The prices of gold and most other metals have fallen sharply over the past two years, to levels at which many mining companies are financially stressed. Many of these companies do not protect themselves from declining prices. Now, with current prices extremely low, they are not sure whether they should buy an insurance policy.
Mining companies’ reticence toward managing their financial exposure to the prices received for their products is rooted in several trends that emerged in the 1990s and early 2000s. Producers at that time sometimes bought insurance policies that protected them from falling prices at the expense of (a) their exposure to rising prices and (b) potentially unlimited financial risks if prices of their metal products rose at a time when they could not deliver into fixed-price hedges. All of this could have been avoided, and was by many mining companies, by using strategies that gave them (1) the floor price they sought while (2) preserving most of their exposure to rising prices and (3) capping any marked to market losses they might face at a low, pre-determined maximum level.
Meanwhile there was a misunderstanding about why shareholders invested in mining stocks, a misperception that persists to this day. Investors buy mining shares because they want exposure to rising prices, not prices. Investors will gladly lose their exposure to falling prices if they can maintain their exposure to rising prices. Often hedges were structured that did not provide exposure to rising prices and did not cap any marked to margin financial risks. With a handful of exceptions mining finance executives did not pursue these hedging structures on their own.
Today gold prices and the prices of other metals have fallen sharply from their 2011 – 2013 highs. Some mining executives are speculating that prices cannot fall further, but the history of metals prices show that prices indeed could fall further from even today’s seemingly low levels, and remain below even the average cost of production for several years.
Mining company management needs to use simple hedging structures that protect against further price deterioration while preserving their exposure to rising prices and do not put them at financial risk. This actually can be done easily with hedging strategies that have been around for decades. They also need to convey to their shareholders that when they hedge using such strategies it makes financial sense and protects the company’s viability, without putting it at risk.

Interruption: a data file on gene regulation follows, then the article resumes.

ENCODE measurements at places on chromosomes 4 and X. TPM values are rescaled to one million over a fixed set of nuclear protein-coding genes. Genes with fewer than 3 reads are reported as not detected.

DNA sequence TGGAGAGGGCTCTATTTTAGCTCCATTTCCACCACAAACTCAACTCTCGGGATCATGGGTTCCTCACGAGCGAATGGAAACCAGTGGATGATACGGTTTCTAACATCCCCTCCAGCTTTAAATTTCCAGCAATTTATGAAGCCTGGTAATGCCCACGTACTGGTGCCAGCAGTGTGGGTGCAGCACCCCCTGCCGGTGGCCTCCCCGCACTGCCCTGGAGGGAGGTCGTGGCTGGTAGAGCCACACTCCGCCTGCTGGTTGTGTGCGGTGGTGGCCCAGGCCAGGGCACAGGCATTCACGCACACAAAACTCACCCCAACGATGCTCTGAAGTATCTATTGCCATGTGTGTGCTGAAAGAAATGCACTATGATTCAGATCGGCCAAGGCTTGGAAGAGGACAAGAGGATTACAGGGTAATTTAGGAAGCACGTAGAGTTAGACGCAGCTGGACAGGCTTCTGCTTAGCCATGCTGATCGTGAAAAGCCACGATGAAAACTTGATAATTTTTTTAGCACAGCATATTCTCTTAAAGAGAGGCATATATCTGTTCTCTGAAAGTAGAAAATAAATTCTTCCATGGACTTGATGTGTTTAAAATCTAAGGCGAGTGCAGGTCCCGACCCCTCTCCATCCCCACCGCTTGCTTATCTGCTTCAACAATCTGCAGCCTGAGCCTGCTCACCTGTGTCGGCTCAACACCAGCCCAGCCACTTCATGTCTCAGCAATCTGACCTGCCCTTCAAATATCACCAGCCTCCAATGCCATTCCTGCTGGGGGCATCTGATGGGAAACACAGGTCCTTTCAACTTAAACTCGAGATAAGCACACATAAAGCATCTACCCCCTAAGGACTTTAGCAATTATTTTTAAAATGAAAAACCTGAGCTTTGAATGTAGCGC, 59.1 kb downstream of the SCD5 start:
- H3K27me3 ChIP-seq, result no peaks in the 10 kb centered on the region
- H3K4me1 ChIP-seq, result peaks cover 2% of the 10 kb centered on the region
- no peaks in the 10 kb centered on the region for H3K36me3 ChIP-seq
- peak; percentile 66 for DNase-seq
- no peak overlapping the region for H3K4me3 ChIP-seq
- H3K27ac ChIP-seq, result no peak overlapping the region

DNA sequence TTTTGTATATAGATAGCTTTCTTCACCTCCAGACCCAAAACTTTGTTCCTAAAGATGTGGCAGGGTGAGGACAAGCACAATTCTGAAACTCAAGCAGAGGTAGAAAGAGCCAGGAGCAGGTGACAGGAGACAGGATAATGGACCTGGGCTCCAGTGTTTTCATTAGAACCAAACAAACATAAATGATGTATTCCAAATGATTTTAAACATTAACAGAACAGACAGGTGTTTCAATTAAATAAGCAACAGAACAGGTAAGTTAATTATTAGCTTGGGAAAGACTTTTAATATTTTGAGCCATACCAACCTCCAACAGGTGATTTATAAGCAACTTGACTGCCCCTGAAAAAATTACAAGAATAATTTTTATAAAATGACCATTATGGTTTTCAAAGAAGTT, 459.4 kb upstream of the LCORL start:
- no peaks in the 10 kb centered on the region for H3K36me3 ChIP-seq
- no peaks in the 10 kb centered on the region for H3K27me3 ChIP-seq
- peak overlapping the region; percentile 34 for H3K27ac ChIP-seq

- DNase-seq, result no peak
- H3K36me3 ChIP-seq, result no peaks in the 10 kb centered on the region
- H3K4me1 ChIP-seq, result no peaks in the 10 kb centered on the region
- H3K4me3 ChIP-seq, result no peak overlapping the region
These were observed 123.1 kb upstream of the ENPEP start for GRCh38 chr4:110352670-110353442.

All too often only fixed forward and collar hedging strategies are offered which take away the upside exposure and leave the mining companies open to large, unlimited risks. Forwards are touted as providing a floor price as an effective hedge. But when prices rise and a company has hedged using forwards at a lower price the company loses out on the upside and potentially may have to buy back the forwards at a loss. Zero-cost collars also are pushed by trading counterparties, but in reality these strategies are only marginally less destructive of shareholder value than are forwards. There is a price floor provided, but also a price cap that limits upside price participation.
Hedging should allow companies to participate in a rising gold price environment. There are various ways to do this. For example, CPM priced a zero-premium hedge for the next six months today, 18 September. The hedge locks in a floor price of $1,100 per ounce, gives the producer participation up to $1,150. Between $1,150 and $1,200 the producer would get $1,150, giving up a maximum of $50 per ounce of the upside. Above $1,200, the producer would get the market less $50, all the way up. If gold goes to $1,400 per ounce, the mining company gets $1,350. If, in the mining industry’s wildest dreams, the price goes to $2,000, the mining company gets $1,950. And, it gets to stay in business in the meantime, to enjoy the return to such halcyon days.
Many mining executives have commented that prices cannot go much lower, but prices can fall more. To say prices cannot go much lower is to speculate, and to speculate against statistically possible realities. The alternatives to hedging could trigger much more severe financial consequences.
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